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One of Australia’s smallest football leagues is fighting to survive

As a community grapples with change, one of Australia’s smallest footy leagues fights to survive.

On a miserable Saturday — the “windiest of the season” — Irene Robins sat sheltered in the passenger seat of her hatchback, scrutinising the oval beneath.

Despite the cold, the car window was open, her left arm shooting out every minute or so, pre-emptively and expectantly, to collect small fistfuls of cash from passing cars.

Saturdays on King Island are for football.

It was a Grassy home game — Irene’s team — which meant she sat sentinel over the ground, taking entry fees from some of the island’s 1600-odd residents.

A rainy Saturday afternoon at the King Island football league.(ABC News: Jeremy Story Carter)

A flipped-open glove box balancing a scattering of coins, notes and a homemade egg sandwich revealed something of a game-day routine.

For Irene, and most of those parked around the oval’s perimeter, it amounts to more than just habit.

It is ritual. It is congregation.

“Football is very important to me. It means everything,” she said.

“I mean, if there was no football, I’d hate to think what the kids would do.”

She paused for a moment: “Or even the adults.”

“I think we’d be lost without it.”

Irene Robins taking entry fees on game day.(ABC News: Jeremy Story Carter)
Cash only for takings at the gate.(ABC News: Jeremy Story Carter)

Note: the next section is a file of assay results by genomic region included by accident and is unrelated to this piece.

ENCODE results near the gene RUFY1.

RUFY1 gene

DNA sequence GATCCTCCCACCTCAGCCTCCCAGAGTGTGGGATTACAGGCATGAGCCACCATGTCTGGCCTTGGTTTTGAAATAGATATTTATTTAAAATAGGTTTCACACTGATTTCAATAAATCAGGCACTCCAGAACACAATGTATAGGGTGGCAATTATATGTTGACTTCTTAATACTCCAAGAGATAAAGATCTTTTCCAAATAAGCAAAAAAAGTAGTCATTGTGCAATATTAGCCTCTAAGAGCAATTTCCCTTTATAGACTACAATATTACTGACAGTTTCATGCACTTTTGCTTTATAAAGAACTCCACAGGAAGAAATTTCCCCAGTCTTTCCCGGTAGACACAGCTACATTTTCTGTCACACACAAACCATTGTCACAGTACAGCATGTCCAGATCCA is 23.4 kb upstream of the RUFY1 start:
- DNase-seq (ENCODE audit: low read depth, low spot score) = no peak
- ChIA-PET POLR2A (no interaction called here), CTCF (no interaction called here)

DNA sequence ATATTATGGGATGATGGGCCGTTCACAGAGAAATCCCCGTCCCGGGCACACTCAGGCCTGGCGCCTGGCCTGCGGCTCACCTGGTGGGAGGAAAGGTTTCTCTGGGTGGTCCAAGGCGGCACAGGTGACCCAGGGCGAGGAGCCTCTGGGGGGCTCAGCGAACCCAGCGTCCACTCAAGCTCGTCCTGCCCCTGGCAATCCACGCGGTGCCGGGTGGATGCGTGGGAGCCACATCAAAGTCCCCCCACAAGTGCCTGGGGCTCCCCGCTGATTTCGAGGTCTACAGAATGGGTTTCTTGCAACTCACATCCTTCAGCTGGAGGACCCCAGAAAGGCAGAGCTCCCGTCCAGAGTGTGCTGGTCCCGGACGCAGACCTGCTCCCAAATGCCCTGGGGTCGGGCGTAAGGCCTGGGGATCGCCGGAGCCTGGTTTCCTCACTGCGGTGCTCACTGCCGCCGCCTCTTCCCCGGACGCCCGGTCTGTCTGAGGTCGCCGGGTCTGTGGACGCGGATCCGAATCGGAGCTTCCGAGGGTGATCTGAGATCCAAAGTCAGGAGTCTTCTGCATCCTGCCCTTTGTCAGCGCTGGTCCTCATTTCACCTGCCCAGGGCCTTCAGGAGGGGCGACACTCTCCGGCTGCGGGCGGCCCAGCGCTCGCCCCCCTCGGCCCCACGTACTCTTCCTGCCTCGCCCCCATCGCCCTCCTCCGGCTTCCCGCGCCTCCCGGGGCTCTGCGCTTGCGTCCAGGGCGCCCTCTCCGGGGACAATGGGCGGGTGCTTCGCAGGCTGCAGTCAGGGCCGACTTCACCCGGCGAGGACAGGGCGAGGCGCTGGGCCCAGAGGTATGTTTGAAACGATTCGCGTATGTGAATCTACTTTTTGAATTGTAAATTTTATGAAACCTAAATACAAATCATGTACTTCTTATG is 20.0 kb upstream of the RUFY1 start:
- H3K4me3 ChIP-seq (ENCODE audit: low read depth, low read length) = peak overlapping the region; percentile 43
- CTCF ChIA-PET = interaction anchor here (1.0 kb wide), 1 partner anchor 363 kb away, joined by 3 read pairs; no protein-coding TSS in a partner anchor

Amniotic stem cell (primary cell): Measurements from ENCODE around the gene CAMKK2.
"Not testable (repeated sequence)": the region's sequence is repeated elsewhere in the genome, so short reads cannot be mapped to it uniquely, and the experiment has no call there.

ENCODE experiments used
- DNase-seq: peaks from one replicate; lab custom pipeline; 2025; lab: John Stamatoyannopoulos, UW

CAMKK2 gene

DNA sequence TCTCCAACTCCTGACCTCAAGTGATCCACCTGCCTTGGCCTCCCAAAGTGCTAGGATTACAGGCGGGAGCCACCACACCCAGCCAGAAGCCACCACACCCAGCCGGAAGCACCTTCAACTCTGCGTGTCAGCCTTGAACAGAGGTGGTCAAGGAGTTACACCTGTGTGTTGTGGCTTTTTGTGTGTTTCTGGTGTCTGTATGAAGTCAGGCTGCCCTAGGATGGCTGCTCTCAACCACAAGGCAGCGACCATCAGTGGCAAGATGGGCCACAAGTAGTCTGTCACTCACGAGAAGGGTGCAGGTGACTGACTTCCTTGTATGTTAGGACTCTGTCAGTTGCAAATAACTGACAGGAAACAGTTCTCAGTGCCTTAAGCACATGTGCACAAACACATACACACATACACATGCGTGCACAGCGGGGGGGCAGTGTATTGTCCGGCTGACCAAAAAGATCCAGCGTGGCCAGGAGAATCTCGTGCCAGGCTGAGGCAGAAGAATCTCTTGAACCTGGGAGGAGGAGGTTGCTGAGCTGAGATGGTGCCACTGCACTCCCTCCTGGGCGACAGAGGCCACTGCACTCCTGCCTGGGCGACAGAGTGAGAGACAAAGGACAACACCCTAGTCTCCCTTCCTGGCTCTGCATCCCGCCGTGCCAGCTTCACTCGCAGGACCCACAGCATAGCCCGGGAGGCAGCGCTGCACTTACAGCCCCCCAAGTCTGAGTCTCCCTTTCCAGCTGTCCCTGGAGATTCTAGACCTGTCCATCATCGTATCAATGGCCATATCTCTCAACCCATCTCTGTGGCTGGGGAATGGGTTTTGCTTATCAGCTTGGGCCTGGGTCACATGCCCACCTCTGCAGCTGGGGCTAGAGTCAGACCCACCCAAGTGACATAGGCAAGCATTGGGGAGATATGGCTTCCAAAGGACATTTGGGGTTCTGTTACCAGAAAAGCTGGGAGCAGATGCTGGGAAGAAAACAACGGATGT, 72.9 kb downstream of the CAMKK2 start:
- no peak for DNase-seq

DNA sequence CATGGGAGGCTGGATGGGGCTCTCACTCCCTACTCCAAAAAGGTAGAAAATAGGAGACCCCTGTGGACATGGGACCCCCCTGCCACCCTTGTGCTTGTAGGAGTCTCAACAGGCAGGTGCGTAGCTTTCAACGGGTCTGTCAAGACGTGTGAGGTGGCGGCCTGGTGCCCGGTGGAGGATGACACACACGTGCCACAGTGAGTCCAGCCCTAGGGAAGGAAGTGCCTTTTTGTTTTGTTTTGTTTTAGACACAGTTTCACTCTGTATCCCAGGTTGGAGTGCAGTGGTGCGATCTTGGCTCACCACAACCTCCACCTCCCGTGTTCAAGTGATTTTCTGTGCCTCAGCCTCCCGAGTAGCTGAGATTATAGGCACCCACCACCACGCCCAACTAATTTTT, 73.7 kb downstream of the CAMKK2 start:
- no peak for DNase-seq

Irene Robins takes entry fees in her car at the ground.(ABC News: Jeremy Story Carter)
Irene Robins in her car watching the King Island Football League.(ABC News: Jeremy Story Carter)

There is no football league in Australia quite like King Island’s.

From April to August, the same three teams play one another on loop.

North vs Grassy. Grassy vs Currie. Currie vs North.

The Grassy Seniors Football team at three-quarter time in the rain.(ABC News: Jeremy Story Carter)

Rinse the chunks of volunteer-tended turf off, and repeat.

Set on an island that was once a land bridge between Tasmania and Victoria, it is the romantic ideal of country sport.

Inside the North change rooms before a wet and windy King Island football match.(ABC News: Jeremy Story Carter)

It exists to sustain community, and is sustained only by the grit and loving grind of communal effort.

The league’s vice-president Nicole Conley is an ever-present part of that effort.

Nicole Conley is vice president of the King Island Football Association. (ABC News: Jeremy Story Carter)

“People look forward to Saturdays,” she said.

Cars parked to watch the King Island Football League.(ABC News: Jeremy Story Carter)

“There’s a lot of people who live spread out all over the island — farmers especially — and it means you get to come off the farm, you get to have a break.

Grassy celebrate a win over North.(ABC News: Jeremy Story Carter)

“It’s so important for people’s mental health to know that’s going to happen.

A man and his grandchild watch the football from a sheltered vantage point.(ABC News: Jeremy Story Carter)